Covid-19 Announcement

INTERNATIONAL: Shipments are taking a very long time to arrive. Expect delivery to take more than one month.

DOMESTIC: Many deliveries are taking about a day longer than normal. A few deliveries are taking a lot longer than normal. If you planning a trip, please order well in advance.

Tenkara Line

There are several types of tenkara line: level line (generally fluorocarbon), tapered line (either furled or extruded) and floating fly line are the three most popular. In general, level line is lighter and to achieve the greatest finesse, the lightest possible line should be used. Level line is sold by Japanese line size, which is based on diameter, but effectively is the breaking stength in pounds divided by 4 (size 3 line is 12# test). I would use a size 2.5 or 3 line for any of the rods offered on other than the Daiwa LT rods, for which I would use a size 3.5 line.

Hi-vis fluorocarbon linesHi-vis fluorocarbon lines

Tenkara level line is fluorocarbon rather than nylon because fluorocarbon is denser, making the line less susceptible to the wind resistance generated by the cast itself. Nylon, which has less mass, loses too much of its energy to wind resistance. Although fluorocarbon is marketed to bass and trout fishermen as being invisible, tenkara lines are dyed in hi-vis colors so that you can watch the line for strike detection.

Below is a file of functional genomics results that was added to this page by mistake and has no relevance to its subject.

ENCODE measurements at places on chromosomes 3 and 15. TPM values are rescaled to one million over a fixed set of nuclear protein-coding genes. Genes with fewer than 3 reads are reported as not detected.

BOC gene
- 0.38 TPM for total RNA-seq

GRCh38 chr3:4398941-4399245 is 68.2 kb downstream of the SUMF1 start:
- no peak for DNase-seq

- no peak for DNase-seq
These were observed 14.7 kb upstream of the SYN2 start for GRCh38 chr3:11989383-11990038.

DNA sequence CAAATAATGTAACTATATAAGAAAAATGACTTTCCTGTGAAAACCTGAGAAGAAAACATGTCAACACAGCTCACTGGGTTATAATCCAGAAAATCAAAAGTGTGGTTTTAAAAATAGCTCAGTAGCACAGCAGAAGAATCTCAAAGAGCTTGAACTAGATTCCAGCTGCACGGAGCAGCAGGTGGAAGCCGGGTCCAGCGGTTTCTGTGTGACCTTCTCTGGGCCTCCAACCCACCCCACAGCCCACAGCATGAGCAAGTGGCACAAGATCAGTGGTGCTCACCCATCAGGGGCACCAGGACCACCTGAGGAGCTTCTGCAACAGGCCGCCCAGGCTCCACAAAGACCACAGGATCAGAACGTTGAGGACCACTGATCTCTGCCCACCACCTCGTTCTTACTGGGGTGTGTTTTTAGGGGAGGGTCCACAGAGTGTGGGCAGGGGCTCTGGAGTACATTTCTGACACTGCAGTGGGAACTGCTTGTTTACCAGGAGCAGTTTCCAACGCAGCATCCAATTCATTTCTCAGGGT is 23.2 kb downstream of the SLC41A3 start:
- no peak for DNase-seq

There are two tapered lines that are worth serious consideration by finesse fishermen. Fujino makes a White Tenkara Line, which is visible enough against a dark background like water or streamside rocks and brush, but is much less visible when viewed with the sky as a background. That makes it much more visible to the fishermen than to the fish. It is made from nylon, but it is tapered and the taper does help the line turn over.

Tapered monofilament nylon lineTapered monofilament nylon line
Tapered multifilament fluorocarbon lineTapered multifilament fluorocarbon line

The second line has more limited applications in my opinion. Nissin makes a multifilament tapered fluorocarbon line called PALS SP Pro that is considerably heavier than level fluorocarbon line. It is a good choice when fishing with a heavy or wind resistant fly and with a stiffer rod. I would recommend it only with the Daiwa Expert Tenkara LT rods. You might want it with the shorter rods when fishing a small brushy stream where casting accuracy was more important than holding the line off the water. With the Expert Tenkara LT H44, it would be a good choice when fishing with a bulky streamer or with larger flies when fishing for bass.

Shop for Tenkara Line


The hooks are sharp.
The coffee's hot.
The fish are slippery when wet.